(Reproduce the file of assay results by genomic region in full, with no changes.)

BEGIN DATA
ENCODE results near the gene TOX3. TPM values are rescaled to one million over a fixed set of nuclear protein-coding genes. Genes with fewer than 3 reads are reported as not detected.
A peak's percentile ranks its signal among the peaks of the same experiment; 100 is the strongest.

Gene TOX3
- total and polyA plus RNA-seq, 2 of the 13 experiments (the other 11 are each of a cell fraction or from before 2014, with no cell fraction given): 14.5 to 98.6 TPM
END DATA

ENCODE results near the gene TOX3. TPM values are rescaled to one million over a fixed set of nuclear protein-coding genes. Genes with fewer than 3 reads are reported as not detected.
A peak's percentile ranks its signal among the peaks of the same experiment; 100 is the strongest.

Gene TOX3
- total and polyA plus RNA-seq, 2 of the 13 experiments (the other 11 are each of a cell fraction or from before 2014, with no cell fraction given): 14.5 to 98.6 TPM